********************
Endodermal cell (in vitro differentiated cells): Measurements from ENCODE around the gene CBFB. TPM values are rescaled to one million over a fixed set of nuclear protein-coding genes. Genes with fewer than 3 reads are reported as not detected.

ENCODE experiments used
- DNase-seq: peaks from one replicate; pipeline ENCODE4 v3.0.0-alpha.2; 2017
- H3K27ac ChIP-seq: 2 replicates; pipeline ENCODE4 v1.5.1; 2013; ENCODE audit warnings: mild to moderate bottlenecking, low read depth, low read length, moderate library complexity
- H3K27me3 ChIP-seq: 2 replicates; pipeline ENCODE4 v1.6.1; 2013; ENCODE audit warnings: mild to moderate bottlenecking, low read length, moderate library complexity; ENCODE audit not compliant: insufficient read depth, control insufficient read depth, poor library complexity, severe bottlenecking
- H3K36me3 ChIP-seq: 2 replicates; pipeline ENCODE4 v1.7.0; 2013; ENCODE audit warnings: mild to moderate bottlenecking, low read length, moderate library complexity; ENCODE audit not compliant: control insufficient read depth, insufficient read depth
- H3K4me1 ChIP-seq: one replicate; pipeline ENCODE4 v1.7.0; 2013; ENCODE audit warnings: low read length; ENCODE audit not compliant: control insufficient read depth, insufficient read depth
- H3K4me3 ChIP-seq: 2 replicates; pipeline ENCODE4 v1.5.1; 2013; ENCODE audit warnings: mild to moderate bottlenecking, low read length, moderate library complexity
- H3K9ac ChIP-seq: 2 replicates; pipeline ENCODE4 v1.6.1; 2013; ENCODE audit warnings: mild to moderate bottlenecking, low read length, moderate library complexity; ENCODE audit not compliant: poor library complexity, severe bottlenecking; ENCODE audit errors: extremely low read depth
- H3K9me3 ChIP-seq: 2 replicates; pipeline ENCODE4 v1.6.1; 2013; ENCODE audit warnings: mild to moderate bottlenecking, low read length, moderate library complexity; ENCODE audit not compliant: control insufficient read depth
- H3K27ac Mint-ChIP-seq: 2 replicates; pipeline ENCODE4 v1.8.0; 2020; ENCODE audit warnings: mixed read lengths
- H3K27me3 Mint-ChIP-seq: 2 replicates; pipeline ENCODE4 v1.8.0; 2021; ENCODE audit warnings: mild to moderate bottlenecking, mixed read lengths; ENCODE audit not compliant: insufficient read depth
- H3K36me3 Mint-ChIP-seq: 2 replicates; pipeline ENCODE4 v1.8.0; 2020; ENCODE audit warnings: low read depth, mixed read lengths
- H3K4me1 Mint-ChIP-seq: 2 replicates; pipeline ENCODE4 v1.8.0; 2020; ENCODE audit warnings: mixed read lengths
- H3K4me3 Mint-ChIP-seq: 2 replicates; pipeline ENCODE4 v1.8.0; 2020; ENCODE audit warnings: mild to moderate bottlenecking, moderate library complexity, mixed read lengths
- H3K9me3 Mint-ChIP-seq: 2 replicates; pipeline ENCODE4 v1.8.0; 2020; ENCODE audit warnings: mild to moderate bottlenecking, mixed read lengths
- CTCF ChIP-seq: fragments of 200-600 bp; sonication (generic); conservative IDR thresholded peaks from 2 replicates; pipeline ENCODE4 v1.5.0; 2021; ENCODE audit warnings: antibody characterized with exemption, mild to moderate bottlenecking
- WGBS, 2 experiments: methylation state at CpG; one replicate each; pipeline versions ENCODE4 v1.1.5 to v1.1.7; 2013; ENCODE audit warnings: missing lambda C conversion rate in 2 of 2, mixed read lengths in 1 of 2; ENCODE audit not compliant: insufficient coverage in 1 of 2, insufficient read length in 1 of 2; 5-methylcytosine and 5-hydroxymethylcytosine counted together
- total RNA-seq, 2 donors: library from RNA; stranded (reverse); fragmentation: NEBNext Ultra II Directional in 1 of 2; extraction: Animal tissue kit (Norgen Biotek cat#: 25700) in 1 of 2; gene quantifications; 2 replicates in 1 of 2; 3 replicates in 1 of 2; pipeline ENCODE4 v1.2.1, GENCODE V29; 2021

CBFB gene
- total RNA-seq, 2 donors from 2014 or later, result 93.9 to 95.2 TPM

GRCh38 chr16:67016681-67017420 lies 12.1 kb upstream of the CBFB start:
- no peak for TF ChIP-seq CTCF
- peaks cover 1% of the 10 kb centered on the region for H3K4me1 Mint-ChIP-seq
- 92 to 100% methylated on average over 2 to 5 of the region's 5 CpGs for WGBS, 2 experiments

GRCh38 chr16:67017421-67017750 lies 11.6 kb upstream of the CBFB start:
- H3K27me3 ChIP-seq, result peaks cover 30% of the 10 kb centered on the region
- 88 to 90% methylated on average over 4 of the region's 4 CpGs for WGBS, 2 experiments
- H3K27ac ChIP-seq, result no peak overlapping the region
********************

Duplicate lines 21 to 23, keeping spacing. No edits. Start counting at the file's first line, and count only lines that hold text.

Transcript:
- total RNA-seq, 2 donors from 2014 or later, result 93.9 to 95.2 TPM

GRCh38 chr16:67016681-67017420 lies 12.1 kb upstream of the CBFB start:
- no peak for TF ChIP-seq CTCF